What Your Hair Says About You
A healthy head of hair is easy to spot. It's full, shiny and lustrous with no
flakes, frizzies or other visible damage. But what about when your crowning glory
isn't quite so glorious? In some cases, it might be a harbinger of health problems, or
it could simply mean that you're spending too much time with the blow dryer.
We've all heard horror stories of someone who, in the aftermath of some terribly
traumatic event, woke up to find their formerly brown, red or blond hair turned
shockingly white. Well, don't worry about it happening to you, because, according to
Dr. Arielle Kauvar, a New York dermatologist, it simply can't happen.
"The only way for hair to turn gray is a gradual decline in melanin production at
the root," says Kauvar. "There is no biological event that can remove pigment directly
from the hair shaft."
However, a physical or emotional trauma can cause a change in the hair. The illness
or stress sends actively growing hair into a resting phase, and a couple of months
later, all those strands in the resting phase may fall out. So, if the dark hairs fall
out and the already white ones remain, the result is hair that looks suddenly grayer.
Some people start finding those wiry gray strands as early as their 20s, while others
hold onto their natural color well into their 40s. The cause is unrelated to how healthy,
or unhealthy, you are. As with so many things, it turns out you can blame (or thank)
your parents for the rate at which your hair turns gray.
"It's mostly genetic," Kauvar says, "so if your parents grayed early, it is likely you
will too." The hair that's already on your head doesn't lose pigment. But as you age,
there is a decrease in melanin production in the hair bulb (or root). So when new
strands start to grow, they may come in with less, or no, pigment, thanks to that
decrease in melanin. The change happens most quickly in Caucasians, 50 percent of whom
will be at least 50 percent gray by age 50.
Seeing a swarm of strands in the shower drain every morning isn't necessarily a cause
for alarm, or a signal that anything is wrong with you. It's totally normal to lose
about 100 strands of hair every day. And even if you think you're losing more than
that, remember that your head carries at least 100,000 hair follicles, so it's possible
to collect a handful or two out of the bath or hairbrush without it visibly changing
the appearance of your mane. And since those 100,000 or so follicles have different
growth phases, even as several strands fall out, dozens of new ones are just on their
way in to replace them. So unless you're starting to notice visible thinning of your
hair or bald spots on your scalp, chances are the loss is nothing more than
natural, everyday shedding.
If you have iron or protein deficiency, common with the caloric deprivation of
anyone suffering from an eating disorder, it is not unusual to experience severe hair
loss. That's because the malnutrition forces the body to conserve protein (the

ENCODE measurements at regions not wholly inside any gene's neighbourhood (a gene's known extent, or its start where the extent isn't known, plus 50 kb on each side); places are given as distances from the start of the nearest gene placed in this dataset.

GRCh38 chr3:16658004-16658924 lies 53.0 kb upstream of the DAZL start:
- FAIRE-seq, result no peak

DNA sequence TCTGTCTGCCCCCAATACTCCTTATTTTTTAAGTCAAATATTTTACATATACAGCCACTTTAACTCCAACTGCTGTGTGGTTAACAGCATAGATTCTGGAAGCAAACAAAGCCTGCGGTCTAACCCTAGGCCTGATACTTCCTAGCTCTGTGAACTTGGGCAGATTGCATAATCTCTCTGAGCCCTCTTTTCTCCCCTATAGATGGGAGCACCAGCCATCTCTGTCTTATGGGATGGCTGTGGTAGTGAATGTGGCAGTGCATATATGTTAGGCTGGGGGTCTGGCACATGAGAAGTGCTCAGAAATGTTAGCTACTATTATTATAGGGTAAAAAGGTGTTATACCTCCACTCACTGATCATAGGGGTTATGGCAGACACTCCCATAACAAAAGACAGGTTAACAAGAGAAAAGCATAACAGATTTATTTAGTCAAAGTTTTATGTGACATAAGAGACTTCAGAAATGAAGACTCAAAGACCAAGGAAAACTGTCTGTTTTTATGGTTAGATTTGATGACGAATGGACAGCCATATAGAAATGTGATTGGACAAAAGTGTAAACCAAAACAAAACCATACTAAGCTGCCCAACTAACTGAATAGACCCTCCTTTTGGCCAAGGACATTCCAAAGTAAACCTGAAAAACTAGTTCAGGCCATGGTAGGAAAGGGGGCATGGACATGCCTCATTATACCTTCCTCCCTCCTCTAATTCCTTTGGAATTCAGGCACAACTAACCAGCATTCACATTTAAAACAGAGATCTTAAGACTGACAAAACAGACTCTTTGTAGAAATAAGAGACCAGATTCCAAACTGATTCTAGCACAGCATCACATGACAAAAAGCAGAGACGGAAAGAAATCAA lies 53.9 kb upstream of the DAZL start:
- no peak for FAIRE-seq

building block of all the body's cells, including the hair) by shutting down hair
growth. And since more hair may also be shed, without being replaced, the result can be
a noticeable thinning over several months. Thyroid disease (both an overactive thyroid
and an underactive one) can also show up as increased hair loss. Once the disease
is controlled, hair growth can usually be restored.
Really losing your hair can be a sign that you've inherited a tendency for baldness, or
it could indicate a bigger health issue. Heredity baldness, medically known as
androgenetic alopecia, affects up to one third of men. The hair loss, which typically
begins at the temples or crown, is permanent. Alopecia areata is an autoimmune
disease which can cause anything from smooth bald patches to the loss of all hair on
both the head and body. The cause of the disease isn’t known, although some doctors
feel there is a genetic link. With this type of alopecia, hair normally grows back.
The Flaky Stuff
Dandruff is one of hair's most misunderstood maladies. People often assume that
those flakes must mean that the scalp is too dry and that, like skin that's flaking,
it must obviously need more moisture to make it look better. But while some people
may indeed suffer from a dry scalp, true dandruff is not a matter of dryness.
"Dandruff is the common name for seborrheic dermatitis, an inflammatory condition of
the scalp that causes redness and flaking in the areas of the skin that are rich in
oil glands," Kauvar explains. Other skin conditions, such as psoriasis and eczema, can
also cause a similar condition in which the scalp gets red, itchy and produces flakes
of dandruff. In any case, the best cure is to seek out a medicated (not
necessarily moisturizing) shampoo or scalp treatment.
Dull, Dry, Brittle, and Breaking
Hair that looks frazzled, frizzy and fried most likely is just that. We can do
tremendous damage by using chemical dyes and permanents, as well as by simply aiming
the blow dryer at our head every morning. Like being in the sun, all of
these self-inflicted abuses destroy the cuticle and leave hair wide open to damage.
Pulling hair into tight braids or ponytails can increase that stress and lead
to breakage, or even bald spots.
In addition to being a cue that you need to treat you hair more carefully,
unhealthy strands can also be an indicator of an unhealthy diet. Without adequate
protein, growing hair strands won't become as strong and resilient as they should be.
And essential fatty acids (found in fish oil supplements, wild salmon, and flax seeds)
may also play a role in keeping strands strong, shiny and healthy.
If your diet is lacking in them, try increasing your consumption and see if your hair
eats it up! Of course, what you eat can only impact hair that is just starting to grow,
so it will be several months before any improvements are evident.
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